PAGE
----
Thank you Madame Chair for giving the floor to the International Federation of Library Associations and Institutions – or IFLA – the global voice of libraries and their users. I wanted to thank the panellists from today and yesterday for their statements and to restrict my intervention to three key points relating to ICT for development: public access to ICTs, skills and training, and the need to include information and ICT indicators and targets in the post-2015 development framework.


IFLA strongly believes that access to information supports development, and access to ICTs is an important part of the development equation. Yet many of our speakers have recognised the continuing presence of a digital divide across society. IFLA’s contribution to the solving the digital divide is simple: let us recognise the importance of public access to ICTs in the community for those unable to afford hardware and connections. With 320,000 public libraries worldwide, 230,000 of which are in developing and transition countries, Member States have at their disposal committed partners already working north-south and south-south, who can provide people with access to the ICTs they need to find employment, get health information, or access government services. For women and girls, and for vulnerable and marginalised people in all countries, libraries are a community institution that makes the difference in their digital lives and we urge Member States to include the power of libraries in their development policies – we have made a briefing paper available here in the room with recommendations on how to do this.

Beyond Access

Secondly, many of our speakers have rightly recognised that being online is not an end in itself. Indeed, we need to go beyond access – both basic digital skills and Media and Information Literacy skills are needed. Libraries, particularly school and public libraries, are places where both young and old alike can access skills training. IFLA knows about this area – in 2013 the UNESCO General conference recommended that Member States implement IFLA’s Recommendations on Media and Information Literacy in their home countries. Our Recommendations give policymakers a roadmap to utilise libraries to offer people the skills they need to move beyond access and fully benefit from what ICTs have to offer.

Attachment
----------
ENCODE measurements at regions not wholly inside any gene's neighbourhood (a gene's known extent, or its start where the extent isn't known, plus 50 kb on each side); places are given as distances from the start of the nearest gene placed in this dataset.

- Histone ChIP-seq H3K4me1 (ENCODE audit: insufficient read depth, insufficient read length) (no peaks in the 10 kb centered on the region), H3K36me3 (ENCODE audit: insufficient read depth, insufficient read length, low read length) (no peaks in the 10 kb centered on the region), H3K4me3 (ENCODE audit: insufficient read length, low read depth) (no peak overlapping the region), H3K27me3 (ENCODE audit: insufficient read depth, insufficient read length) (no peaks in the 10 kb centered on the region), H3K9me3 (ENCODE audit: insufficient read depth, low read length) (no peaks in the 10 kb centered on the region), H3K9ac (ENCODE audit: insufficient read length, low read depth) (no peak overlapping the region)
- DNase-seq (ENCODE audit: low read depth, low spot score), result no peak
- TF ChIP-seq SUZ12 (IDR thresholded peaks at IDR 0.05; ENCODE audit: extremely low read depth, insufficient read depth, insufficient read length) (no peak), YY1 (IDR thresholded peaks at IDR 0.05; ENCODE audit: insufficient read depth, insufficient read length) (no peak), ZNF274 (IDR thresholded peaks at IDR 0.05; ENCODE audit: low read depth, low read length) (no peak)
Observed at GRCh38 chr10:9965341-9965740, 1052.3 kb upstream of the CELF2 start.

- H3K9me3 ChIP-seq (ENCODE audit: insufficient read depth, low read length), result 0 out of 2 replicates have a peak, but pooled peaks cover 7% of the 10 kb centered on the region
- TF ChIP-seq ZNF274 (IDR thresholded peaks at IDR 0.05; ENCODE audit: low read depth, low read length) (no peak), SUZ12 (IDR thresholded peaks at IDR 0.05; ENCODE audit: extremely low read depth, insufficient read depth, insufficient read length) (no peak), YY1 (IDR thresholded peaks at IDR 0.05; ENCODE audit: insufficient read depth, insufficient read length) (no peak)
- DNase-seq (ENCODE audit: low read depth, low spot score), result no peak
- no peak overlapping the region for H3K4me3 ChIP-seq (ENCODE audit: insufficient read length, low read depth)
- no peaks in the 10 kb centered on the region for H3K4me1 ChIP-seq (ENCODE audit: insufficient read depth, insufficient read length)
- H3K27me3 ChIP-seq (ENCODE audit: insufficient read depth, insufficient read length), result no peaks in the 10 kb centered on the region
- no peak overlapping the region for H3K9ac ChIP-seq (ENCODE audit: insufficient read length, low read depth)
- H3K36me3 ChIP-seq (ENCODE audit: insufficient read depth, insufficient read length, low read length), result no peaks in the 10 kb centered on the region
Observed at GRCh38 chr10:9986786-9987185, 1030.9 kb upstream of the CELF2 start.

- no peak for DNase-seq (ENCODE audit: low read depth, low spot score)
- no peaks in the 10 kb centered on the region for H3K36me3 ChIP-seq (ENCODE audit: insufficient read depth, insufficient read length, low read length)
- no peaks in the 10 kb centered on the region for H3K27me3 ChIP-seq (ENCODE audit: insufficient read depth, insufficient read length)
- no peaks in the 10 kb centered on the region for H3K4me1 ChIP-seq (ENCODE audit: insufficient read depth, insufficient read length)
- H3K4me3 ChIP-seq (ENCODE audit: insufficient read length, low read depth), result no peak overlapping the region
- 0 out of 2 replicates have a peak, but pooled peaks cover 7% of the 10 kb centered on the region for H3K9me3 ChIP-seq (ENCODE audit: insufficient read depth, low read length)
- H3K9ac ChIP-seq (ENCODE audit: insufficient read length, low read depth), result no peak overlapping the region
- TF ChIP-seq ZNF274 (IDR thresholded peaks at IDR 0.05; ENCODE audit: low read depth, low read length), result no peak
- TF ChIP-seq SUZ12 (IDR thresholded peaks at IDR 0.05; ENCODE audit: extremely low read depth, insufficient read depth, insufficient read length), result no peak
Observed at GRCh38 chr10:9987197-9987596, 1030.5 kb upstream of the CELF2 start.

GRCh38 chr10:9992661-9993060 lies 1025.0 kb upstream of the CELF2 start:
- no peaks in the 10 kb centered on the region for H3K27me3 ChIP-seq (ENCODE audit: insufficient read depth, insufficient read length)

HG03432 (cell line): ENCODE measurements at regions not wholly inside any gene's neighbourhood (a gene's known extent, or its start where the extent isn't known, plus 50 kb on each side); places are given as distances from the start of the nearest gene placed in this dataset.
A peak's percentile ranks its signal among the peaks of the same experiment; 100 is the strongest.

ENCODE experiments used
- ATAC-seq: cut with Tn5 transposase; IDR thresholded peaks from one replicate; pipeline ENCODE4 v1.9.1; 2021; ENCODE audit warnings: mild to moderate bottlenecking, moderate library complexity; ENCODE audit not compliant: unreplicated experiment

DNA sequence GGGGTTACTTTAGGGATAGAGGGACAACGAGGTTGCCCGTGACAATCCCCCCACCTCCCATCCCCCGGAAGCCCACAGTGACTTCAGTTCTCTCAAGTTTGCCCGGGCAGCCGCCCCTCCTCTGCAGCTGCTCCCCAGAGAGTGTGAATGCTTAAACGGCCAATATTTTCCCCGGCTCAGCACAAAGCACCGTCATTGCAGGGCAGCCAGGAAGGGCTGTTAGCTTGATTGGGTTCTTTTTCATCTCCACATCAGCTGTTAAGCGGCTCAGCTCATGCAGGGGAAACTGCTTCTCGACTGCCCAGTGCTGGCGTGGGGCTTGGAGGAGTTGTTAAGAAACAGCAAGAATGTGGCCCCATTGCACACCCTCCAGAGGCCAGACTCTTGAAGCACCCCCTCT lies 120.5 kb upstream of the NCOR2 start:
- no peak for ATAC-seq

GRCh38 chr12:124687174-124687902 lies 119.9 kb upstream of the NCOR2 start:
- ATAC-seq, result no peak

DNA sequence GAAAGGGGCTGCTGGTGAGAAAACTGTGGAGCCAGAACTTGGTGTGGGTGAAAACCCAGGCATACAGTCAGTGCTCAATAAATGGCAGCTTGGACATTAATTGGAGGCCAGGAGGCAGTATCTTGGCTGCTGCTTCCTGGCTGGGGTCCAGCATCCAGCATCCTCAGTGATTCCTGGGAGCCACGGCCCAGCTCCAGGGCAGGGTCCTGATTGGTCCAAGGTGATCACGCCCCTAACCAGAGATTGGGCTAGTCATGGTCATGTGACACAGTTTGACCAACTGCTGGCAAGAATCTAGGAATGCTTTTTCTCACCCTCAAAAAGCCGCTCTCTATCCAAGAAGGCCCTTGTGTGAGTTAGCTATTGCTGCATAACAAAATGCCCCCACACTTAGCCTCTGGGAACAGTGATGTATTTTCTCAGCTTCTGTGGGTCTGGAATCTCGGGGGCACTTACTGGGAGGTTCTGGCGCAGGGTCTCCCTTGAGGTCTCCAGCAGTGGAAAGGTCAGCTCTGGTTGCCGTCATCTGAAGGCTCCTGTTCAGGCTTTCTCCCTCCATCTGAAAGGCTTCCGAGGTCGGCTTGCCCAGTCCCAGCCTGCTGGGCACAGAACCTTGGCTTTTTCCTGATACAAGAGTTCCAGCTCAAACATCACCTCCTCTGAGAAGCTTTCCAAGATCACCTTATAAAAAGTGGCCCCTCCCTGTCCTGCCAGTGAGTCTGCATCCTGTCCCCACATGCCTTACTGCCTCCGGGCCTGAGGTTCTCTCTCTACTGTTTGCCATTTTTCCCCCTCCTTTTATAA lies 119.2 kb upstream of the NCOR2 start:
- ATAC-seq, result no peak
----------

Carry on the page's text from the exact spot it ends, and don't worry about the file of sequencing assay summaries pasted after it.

Targets and Indicators

Finally, how can we ensure that the post-2105 development framework reaps the benefits of ICTs? First of all the SDGs must include targets and indicators on access to information across all Focus Areas being discussed. IFLA has many ideas on what these targets could be. To share just one here: Let’s ensure that by 2025, public and private bodies have in place a comprehensive system guaranteeing the publication of information in the public interest and accessibility of that information.

Following this, we need to set specific targets on access to ICTs for everyone – we suggest a target under Focus Group 8 that commits to getting the cost of basic broadband below 2% of average income by 2030, and another achieving universal broadband access (i.e., 100% penetration) in every country by 2030. Connected to these, we should add another target that helps those who cannot afford access – we should guarantee public access to ICTs in all communities by 2030.


We heard yesterday that we need to develop new and cutting edge ICT infrastructure to help defeat the digital divide and IFLA says yes, let’s do it  – but don’t forget what we already have: a global library network based on the premise that sharing information and knowledge supports development. Libraries can be a means of implementing the post-2015 sustainable development goals. We say that when we are building smart cities and smart societies, let’s place knowledge institutions, like libraries, at the heart of them so that everyone can benefit.

Thank you Madame Chair.


Please also see IFLA’s 2nd statement to the UNPGA.